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Diversity, ecology and vector potential of mosquito populations (Diptera: Culicidae) in two differentially structured zoological gardens in Germany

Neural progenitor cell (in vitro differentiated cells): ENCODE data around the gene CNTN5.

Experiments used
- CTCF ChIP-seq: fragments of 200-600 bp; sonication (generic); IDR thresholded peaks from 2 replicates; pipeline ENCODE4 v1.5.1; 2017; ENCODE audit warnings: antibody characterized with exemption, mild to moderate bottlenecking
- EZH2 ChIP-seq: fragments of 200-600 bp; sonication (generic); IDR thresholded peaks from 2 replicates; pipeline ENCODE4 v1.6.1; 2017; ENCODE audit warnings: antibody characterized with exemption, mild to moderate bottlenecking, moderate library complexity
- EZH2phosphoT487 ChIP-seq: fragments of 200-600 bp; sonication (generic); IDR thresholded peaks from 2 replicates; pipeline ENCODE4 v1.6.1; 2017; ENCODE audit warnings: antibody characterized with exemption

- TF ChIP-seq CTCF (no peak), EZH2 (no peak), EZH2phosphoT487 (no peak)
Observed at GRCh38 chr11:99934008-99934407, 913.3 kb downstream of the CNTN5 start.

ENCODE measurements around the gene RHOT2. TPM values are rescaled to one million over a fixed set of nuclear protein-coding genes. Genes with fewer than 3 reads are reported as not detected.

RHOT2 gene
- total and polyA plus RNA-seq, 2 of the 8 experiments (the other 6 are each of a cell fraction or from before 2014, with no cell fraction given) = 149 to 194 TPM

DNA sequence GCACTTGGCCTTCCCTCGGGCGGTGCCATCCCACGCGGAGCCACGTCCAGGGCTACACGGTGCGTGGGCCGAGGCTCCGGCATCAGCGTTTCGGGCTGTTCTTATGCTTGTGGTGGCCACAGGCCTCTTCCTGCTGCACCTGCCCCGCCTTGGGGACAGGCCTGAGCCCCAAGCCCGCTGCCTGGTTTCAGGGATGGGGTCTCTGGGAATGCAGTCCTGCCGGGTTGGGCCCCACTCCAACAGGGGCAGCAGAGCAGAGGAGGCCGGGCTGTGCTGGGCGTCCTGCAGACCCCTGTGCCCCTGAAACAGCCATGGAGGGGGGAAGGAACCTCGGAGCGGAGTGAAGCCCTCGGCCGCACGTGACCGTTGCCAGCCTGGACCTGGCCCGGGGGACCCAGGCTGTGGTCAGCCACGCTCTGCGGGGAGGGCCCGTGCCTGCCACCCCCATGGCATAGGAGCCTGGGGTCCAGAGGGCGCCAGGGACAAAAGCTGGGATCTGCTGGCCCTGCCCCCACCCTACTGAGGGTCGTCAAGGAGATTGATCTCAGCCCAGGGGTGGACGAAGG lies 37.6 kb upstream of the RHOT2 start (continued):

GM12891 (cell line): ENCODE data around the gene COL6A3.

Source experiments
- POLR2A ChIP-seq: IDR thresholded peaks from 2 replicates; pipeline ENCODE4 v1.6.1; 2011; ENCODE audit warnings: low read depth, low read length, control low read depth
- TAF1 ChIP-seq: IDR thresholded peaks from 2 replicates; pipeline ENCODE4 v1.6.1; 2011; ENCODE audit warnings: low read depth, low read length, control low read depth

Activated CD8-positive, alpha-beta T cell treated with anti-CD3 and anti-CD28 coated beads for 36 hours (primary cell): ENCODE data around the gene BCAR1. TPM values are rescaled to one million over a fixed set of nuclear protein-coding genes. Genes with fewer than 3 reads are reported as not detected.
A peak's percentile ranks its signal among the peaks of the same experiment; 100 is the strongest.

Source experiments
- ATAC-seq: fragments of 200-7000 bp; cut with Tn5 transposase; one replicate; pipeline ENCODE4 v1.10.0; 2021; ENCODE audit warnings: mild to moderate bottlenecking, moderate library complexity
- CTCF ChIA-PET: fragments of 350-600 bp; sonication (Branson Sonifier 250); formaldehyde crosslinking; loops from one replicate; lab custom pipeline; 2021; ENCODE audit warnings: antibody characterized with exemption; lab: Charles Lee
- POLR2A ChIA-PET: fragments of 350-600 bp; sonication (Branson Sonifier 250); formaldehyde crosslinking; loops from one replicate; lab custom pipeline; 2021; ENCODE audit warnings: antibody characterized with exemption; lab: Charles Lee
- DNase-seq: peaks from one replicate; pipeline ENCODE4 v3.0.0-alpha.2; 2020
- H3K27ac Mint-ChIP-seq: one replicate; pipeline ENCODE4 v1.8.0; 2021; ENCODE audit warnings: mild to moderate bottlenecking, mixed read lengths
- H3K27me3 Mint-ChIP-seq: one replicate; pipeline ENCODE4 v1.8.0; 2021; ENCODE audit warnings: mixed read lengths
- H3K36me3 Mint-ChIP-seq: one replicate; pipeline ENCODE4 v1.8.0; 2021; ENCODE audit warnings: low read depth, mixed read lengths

• The present work focusses on the mosquito populations of two zoological gardens in Germany with the aim to better understand mosquito biology of native species and to contribute to a greater awareness of mosquito and mosquito-borne disease agent surveillance in zoos. For this purpose, data on species composition, blood meal patterns and mosquito-borne pathogens were analysed. The investigated zoological gardens differed not only in their sizes and animal stocks, but also in their surrounding environments. The 160 ha Tierpark Berlin is located in a densely populated urban area, while the 15 ha Zoological Garden Eberswalde is surrounded by forest. To gain an overview about the mosquito fauna of both zoos, adult specimens were caught by aspirating and EVS-trapping during the 2016 season. In addition, larval stages were collected from their breeding sites located in the zoo areas. In total, 2,257 mosquitoes were sampled, belonging to 20 taxa. Seasonal differences between the zoos were documented, both in terms of species composition and the relative abundance of mosquito species collected. As the studied zoos were located in the same climatic region and both locations provided similar breeding sites, differences in species composition were attributed to the entry of mosquitoes from surrounding landscapes. Influencing factors could have been the different sizes of the zoos and variations in the potential host animal populations. According to the vector potential of most frequently collected taxa in the Zoological Garden Eberswalde (Annulipes Group, Culiseta annulata), TAHV, USUV, WNV, filariae and avian malaria parasites appear to have the highest risk of being transmitted at this location. In the Tierpark Berlin, Aedes vexans was the most frequently collected mosquito species, suggesting a theoretical risk for the transmission of a broader spectrum of pathogens due to covered vector competences. Pathogens such as BATV, SINV, TAHV, USUV and filarial worms could be of major importance regarding transmission risk to zoo animals, as they had previously been found to circulate Germany. In addition, avian malaria parasites represent a considerable risk for susceptible exotic bird species in Berlin. Since the blood-feeding behaviour of vector-competent mosquito species has a major influence on the transmission of a mosquito-associated pathogen, the analysis of blood meal patterns is crucial to better understand vector-pathogen cycles. Therefore, blood meals of blood-fed mosquitoes caught in 2016 and 2017 by aspirating and EVS-trapping in the Tierpark Berlin and the Zoological Garden Eberswalde were analysed. The aim was to investigate to what extent native mosquito species accept exotic zoo animals, wild native animals and humans as blood hosts. In addition, it was examined whether the collected species are generalists or specialists when selecting vertebrates for blood feeding. A total of 405 blood-fed mosquitoes from 16 taxa were collected. The genetic analysis of blood meals identified 56 host species, which – in addition to humans – mainly originated from mammals of the zoo animal populations. In agreement with the previous study on the mosquito fauna of the Tierpark Berlin and the Zoological Garden Eberswalde, the analysis of blood meals also showed differences between the two zoos. In the smaller Zoological Garden Eberswalde, a higher number of blood-fed mosquitoes was collected than in the Tierpark Berlin, probably caused by a higher host density in Eberswalde, which may have led to an overall higher mosquito density. However, no differences between both zoos were observed with respect to the blood feeding behaviour of the analysed mosquito species: Mosquitoes of both locations were rather generalistic, although species could be grouped according their blood meals into 'amphibian', 'non-human mammal' and, ‘non-human mammal and human' feeding species. The more random selection of hosts could indicate a low probability of effective pathogen transmission by applying the 'dilution effect'. Notwithstanding, since wild animals have also been accepted as hosts, pathogen transmission by bridge vectors from one vertebrate group to another could be relevant in the sampled zoos. Adult mosquito specimens collected in 2016 and 2017 were screened for filarial nematodes, avian Haemosporidia and mosquito-borne viruses. Dirofilaria repens was detected in a mosquito from the Zoological Garden Eberswalde. Mosquitoes from Berlin and Eberswalde were tested positive for the nematode species S. tundra. Sindbis virus was found in a mosquito pool collected in the Tierpark Berlin, while no mosquito-associated viruses were detected in specimens collected in the Zoological Garden Eberswalde. Mosquitoes from both zoos were positive for the haemosporidian parasites Haemoproteus sp. and Leucocytozoon sp., and one documentation was made for avian Plasmodium sp. in the Tierpark Berlin. The identified pathogens have the potential to cause disease in captive and wild animals, and some of them also in humans. Most of the mosquitoes tested positive had been collected in July, suggesting a high infection risk during this month. Since most pathogen detections were made from species belonging to the Cx. pipiens complex, species of this complex seem to be most relevant in the studied zoos when it comes to mosquito-borne pathogen transmission. Although mosquitoes are no proven vectors of most of the avian malaria parasite genera found, evidence for Haemoproteus sp. and Leucozytozoon sp. demonstrated a high prevalence of avian malaria parasites in the zoos. In summary, the results of the three studies indicate regional differences both in the mosquito species composition and in the occurrence of mosquito-borne pathogens. However, no differences were found between the mosquito communities of both zoos concerning their blood feeding behaviour, suggesting that the general behaviour of the insects is location-independent. Several potential disease agents were found in the collected mosquitoes, although not at high abundances. Whether these pathogens were found by chance in the two zoos or whether the particular zoo environment is a hot spot of arthropod-borne pathogens cannot be determined with the studies conducted. Nonetheless, it seems clear that zoological gardens are attractive to mosquito females not only in their search for breeding sites, but also when looking for blood hosts and places for mating or resting. These advantageous conditions also attract mosquito species that have their larval habitats outside the zoological gardens, which is why elimination of breeding sites on the zoo premises alone will not necessarily keep away all mosquitoes. A closer collaboration between zoological gardens and entomologists could be beneficial for both. Zoo officials could benefit from being able to identify potential arthropod vectors on the zoo grounds and receiving information on circulating arthropod-borne disease agents, as well as on the animal species susceptible to those. For entomologists, zoological gardens are ideal research locations, as they provide an environment with a high diversity of habitats and potential blood hosts for haematophagous arthropods in a confined space. Studying mosquito biology will become even more significant in the future, since in a world that is getting smaller, both potential vectors and pathogens are regularly introduced into areas where they did not occur before. Therefore, it would be desirable if more studies targeting ecological as well as infectiological aspects of vector species in zoological gardens in Germany were carried out.